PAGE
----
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Expert reveals the food packet secrets you’ll wish you’d known sooner and what those colored dots REALLY mean

WE often grab our grocery items without much thought to exactly what’s on the packaging, because, well, why would we?

But 28-year-old Maneet Kaur, from Leicester, recently revealed how doing so can actually save you loads of money thanks to “secret” batch codes.

Our food packaging is filled with codes and symbols we might not always understand

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Our food packaging is filled with codes and symbols we might not always understandCredit: Getty
Food safety expert Jenna Brown, also known as the Food Safety Mum, explains what some of the items on food labels mean

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Food safety expert Jenna Brown, also known as the Food Safety Mum, explains what some of the items on food labels meanCredit: Jenna Brown

In the viral TikTok clips, Maneet compared a 53p 500g packet of penne pasta from Tesco with a packet by Hearty Food Co that was on sale for 29p.

Both items had identical batch codes on the back, so Maneet claimed they were made in the same place and that shoppers were spending 24p more for the Tesco packaging.

Fabulous spoke to food safety expert Jenna Brown, also known as the Food Safety Mum, who said despite the code being the same, it doesn’t mean you’re getting the exact same product.

She explains: “Whilst you can use the coding on packaging to identify the same manufacturer, this does not mean that this is the same product is simply being packaged in different packaging.

“The recipe formulation for the products is often unique to each individual brand, for example, a supermarket own brand recipe may well be inferior to a ‘luxury’ or ‘finest’ branded item resulting in a different product despite them being manufactured at the same site (even on the same production line!).

But that’s not the only detail on food packaging that usually goes unnoticed, and we have all the answers you need.

Best Before and Used By dates

While the best before and used-by date isn’t exactly unknown, there are some key differences between the two some people might not be aware of.

“A ‘Best before’ date (otherwise known as BBE or Best before end) is provided for quality purposes. While a use-by date is provided for safety reasons,” the food safety expert explains.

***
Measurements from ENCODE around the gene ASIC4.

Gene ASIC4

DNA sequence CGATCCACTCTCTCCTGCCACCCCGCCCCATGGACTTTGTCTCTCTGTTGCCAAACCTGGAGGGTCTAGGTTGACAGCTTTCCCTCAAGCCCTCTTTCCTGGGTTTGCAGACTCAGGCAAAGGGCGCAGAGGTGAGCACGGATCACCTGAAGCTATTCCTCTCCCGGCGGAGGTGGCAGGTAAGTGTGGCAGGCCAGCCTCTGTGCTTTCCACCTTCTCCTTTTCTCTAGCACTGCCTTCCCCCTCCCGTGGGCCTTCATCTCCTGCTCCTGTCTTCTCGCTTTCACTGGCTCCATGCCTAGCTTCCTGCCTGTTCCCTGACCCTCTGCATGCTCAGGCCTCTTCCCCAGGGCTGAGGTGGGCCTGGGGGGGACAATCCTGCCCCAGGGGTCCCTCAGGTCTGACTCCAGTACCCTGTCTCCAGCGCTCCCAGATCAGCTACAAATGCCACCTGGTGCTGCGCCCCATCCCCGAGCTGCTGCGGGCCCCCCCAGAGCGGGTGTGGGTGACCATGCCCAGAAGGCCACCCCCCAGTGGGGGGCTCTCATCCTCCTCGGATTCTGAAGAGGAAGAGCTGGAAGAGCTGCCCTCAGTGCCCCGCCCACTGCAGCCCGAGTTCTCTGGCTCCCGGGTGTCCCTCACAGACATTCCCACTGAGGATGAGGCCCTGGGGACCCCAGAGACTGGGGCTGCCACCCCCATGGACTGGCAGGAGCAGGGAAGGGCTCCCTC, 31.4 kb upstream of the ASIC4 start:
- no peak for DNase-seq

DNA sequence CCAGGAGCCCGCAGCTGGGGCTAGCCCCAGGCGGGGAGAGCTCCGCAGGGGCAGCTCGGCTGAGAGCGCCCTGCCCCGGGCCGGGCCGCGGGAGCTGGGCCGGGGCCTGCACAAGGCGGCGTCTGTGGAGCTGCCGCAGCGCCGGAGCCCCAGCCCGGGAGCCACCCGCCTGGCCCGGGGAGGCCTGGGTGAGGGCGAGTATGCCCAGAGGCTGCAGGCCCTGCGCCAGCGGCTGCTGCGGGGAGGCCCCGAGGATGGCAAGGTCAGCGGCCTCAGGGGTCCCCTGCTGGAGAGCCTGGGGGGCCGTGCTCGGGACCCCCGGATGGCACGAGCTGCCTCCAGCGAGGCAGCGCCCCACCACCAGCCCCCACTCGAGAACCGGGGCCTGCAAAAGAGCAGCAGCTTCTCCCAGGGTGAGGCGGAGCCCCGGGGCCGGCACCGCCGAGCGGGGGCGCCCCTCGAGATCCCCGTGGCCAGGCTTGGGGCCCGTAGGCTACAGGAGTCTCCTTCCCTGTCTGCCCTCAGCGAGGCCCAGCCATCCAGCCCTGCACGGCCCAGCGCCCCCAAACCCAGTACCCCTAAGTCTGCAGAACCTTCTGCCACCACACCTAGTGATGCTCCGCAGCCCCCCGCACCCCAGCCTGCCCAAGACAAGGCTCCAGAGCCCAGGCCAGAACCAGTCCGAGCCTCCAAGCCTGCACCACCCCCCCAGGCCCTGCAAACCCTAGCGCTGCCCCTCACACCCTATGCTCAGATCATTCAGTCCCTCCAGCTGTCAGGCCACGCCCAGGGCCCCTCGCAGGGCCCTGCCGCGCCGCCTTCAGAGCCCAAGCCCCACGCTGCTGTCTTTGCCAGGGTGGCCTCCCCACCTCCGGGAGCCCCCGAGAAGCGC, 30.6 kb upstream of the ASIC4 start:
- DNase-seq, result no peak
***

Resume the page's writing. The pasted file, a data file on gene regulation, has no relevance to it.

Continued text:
Unlike the use-by date, food is safe to be eaten past the BBE date, but avoid consuming anything after the use-by date shown.

Another date that you may see on food packaging is ‘Display until’ however, this is for the retailer only and can be ignored by consumers.

Colored Dots

Last year, TikTok user Sonya Gonzalez Mier pointed out the row of colored dots often seen on packets of crisps and other packaged foods.

The woman, who works in food marketing, revealed that they’re actually referred to as “color control patches” and it’s used in the factory when the packaging is being printed.

“They are color control patches, we need them because the colors that you see on the packaging are not actually the colors that we’re printing. Let me explain…,” she said.

“To choose the colors that you see on the packaging, we actually layer colors and the color patches are the colors we are layering on top of each other to achieve the colors you see.

“To make sure the colors are correct, we look at the color control patches and if they’re slightly off, we know that the whole packaging will be off.”

Julian Date Codes

Another mystery item that’s included on food items is what’s commonly referred at ‘Julian Date’ codes.

Jenna explains: “This is a universal date coding system which allows manufacturers to identify the exact time (for example the factory, production line, date & time) that the food was packaged.

“This can then be used for traceability purposes in response to complaints or recalls.”

The food safety expert revealed that the Julian date code is always in a 24-hour format to prevent any confusion.

Vegan Trademark

If you’ve cut out animal products from your diet then you’d be looking for the Vegan Trademark on your food packaging.

The good news is that all products featuring the logo are safe for vegans to consume but the same can’t be said if you’re allergic.

Jenna explains: “A product may be suitable for vegans, but this does not mean that the product does not have a ‘may contain’ allergen warning for animal-based allergies (such as egg & milk).

“This means there could still be a risk of cross-contamination with these allergens during manufacture.”

For more food shopping hacks, mums have shared their epic discounted Tesco hauls – and how they bagged a few weeks’s worth of food on the cheap

And this mum-of-three shows off her kids’ super-organized snack and dinner menus which she’s sorted a MONTH in advance.

Plus shoppers show off their Boxing Day bargains including a £65 Tu coat for just £1 & Pandora jewels down from £80 to £24.

You’ve been opening your Haribo all wrong – here’s how to make sure they NEVER spill

https://www.thesun.co.uk/fabulous/food/17394369/food-packet-secret-codes-revealed-expert/ Expert reveals the food packet secrets you’ll wish you’d known sooner and what those colored dots REALLY mean

Emma Bowman

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